“What, then? Is not correction sometimes necessary?” Of course it is; but with discretion, not with anger; for it does not injure, but heals under the guise of injury. We char crooked spearshafts to straighten them, and force them by driving in wedges, not in order to break them, but to take the bends out of them.
May it not be that, although anger be not natural, it may be right to adopt it, because it often proves useful? It rouses the spirit and excites it; and courage does nothing grand in war without it, unless its flame be supplied from this source […] Some therefore consider it to be best to control anger, not to banish it utterly, but to cut off its extravagances, and force it to keep within useful bounds, so as to retain that part of it without which action will become languid and all strength and activity of mind will die away.
In the first place, it is easier to banish dangerous passions than to rule them; it is easier not to admit them than to keep them in order when admitted; for when they have established themselves in possession of the mind they are more powerful than the lawful ruler, and will in no wise permit themselves to be weakened or abridged. In the next place, Reason herself, who holds the reins, is only strong while she remains apart from the passions; if she mixes and befouls herself with them she becomes no longer able to restrain those whom she might once have cleared out of her path.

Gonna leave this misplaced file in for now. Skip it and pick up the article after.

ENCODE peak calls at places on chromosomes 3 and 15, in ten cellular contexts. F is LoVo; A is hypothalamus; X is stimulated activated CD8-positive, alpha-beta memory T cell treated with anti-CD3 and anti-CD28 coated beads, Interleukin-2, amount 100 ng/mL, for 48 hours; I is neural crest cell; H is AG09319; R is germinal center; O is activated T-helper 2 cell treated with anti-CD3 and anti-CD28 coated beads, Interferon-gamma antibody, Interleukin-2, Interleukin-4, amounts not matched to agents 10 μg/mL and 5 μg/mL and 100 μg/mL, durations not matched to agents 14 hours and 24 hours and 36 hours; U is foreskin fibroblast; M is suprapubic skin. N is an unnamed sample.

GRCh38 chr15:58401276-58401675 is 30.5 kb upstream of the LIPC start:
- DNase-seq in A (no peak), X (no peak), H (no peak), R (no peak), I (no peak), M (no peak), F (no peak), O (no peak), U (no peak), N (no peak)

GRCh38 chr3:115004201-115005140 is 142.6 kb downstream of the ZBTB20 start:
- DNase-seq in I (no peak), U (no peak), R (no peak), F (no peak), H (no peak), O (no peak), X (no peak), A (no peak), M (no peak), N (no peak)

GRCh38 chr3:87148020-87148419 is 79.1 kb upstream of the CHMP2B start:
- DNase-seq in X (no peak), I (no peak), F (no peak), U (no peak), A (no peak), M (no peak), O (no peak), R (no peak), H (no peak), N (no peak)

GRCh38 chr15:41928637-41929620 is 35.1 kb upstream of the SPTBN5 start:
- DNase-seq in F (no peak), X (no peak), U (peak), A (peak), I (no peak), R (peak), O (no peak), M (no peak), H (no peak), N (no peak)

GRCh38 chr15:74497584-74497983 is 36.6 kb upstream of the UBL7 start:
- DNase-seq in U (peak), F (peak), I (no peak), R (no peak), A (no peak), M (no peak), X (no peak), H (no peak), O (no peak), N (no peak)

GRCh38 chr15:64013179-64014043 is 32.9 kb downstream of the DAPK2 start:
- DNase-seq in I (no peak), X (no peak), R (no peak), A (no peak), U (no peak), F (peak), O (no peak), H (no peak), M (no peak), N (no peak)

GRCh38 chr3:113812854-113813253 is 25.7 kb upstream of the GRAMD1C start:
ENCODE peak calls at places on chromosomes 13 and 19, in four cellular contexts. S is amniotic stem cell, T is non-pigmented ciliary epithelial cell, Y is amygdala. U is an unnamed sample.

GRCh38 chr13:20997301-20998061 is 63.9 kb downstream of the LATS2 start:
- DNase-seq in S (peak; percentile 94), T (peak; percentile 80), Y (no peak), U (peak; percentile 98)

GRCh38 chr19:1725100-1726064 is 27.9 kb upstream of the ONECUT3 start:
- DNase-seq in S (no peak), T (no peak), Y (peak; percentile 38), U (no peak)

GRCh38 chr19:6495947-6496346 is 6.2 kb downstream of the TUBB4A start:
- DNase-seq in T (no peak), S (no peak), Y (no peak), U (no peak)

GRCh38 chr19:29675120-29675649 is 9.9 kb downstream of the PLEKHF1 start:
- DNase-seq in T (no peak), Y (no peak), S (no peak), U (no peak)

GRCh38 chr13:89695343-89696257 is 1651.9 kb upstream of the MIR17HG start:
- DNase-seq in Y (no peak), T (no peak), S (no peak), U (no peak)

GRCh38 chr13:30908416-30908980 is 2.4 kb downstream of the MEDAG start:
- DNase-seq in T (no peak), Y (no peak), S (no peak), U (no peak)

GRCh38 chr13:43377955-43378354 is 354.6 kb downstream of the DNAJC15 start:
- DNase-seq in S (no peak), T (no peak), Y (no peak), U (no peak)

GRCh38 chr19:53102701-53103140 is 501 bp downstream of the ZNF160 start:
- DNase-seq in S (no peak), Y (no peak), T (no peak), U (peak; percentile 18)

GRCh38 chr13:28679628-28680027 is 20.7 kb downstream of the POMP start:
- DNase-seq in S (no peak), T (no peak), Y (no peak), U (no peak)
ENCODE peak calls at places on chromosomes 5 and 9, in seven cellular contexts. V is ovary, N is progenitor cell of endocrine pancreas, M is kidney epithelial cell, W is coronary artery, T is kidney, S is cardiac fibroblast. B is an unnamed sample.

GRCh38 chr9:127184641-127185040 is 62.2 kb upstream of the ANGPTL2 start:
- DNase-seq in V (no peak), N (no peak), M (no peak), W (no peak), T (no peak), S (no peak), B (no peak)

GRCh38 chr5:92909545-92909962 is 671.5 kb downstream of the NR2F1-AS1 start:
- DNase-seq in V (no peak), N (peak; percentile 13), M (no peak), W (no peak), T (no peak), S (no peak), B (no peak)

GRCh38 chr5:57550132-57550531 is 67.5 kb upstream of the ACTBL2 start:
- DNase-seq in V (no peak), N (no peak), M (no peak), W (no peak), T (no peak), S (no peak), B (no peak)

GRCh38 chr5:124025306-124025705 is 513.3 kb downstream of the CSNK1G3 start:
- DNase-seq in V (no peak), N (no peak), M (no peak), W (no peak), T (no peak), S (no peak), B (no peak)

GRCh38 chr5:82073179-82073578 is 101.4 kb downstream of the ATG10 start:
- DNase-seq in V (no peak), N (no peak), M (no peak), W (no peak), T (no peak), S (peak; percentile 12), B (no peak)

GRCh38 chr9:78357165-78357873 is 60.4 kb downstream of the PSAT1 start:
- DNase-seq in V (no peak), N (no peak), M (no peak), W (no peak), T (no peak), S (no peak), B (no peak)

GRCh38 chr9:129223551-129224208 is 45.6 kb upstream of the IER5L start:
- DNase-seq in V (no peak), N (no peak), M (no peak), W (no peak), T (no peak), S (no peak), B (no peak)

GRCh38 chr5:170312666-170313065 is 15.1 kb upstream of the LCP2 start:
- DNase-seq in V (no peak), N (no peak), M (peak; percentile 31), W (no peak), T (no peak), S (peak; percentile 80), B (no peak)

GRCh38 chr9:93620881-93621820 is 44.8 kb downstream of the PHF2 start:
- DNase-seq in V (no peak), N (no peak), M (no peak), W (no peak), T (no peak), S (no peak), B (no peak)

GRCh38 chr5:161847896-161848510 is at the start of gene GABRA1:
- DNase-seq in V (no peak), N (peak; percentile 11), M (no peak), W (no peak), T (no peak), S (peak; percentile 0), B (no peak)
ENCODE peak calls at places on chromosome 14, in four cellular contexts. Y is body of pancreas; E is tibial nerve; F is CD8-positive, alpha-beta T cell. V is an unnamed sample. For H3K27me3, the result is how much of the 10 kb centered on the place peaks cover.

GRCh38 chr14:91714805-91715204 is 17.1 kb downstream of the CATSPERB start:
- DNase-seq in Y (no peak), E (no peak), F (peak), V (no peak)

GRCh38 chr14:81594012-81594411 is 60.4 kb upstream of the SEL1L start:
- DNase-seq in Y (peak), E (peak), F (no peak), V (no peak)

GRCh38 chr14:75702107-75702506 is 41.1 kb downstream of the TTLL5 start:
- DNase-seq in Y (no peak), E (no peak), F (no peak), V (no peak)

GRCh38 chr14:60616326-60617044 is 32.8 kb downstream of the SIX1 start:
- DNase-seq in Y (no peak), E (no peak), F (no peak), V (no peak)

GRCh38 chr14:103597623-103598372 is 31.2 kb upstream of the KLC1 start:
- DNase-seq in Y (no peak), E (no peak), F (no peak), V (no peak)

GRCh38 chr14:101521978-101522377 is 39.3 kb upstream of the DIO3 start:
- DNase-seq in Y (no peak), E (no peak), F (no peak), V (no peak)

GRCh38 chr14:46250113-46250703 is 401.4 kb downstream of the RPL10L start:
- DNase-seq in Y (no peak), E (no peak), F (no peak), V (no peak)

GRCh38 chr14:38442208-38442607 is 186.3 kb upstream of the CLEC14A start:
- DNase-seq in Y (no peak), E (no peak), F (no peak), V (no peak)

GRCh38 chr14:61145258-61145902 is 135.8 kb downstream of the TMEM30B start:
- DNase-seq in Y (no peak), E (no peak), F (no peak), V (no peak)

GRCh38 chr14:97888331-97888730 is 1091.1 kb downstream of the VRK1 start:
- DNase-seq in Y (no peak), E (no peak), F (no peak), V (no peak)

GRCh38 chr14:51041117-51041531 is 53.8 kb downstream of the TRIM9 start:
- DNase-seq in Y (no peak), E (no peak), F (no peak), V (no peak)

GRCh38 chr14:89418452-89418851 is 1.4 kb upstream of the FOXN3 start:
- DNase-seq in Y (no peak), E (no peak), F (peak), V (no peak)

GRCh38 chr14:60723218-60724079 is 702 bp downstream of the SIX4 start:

There are certain things whose beginnings lie in our own power, but which, when developed, drag us along by their own force and leave us no retreat. Those who have flung themselves over a precipice have no control over their movements, nor can they stop or slacken their pace when once started […] So, also, the mind, when it has abandoned itself to anger, love, or any other passion, is unable to check itself: its own weight and the downward tendency of vices must needs carry the man off and hurl him into the lowest depth.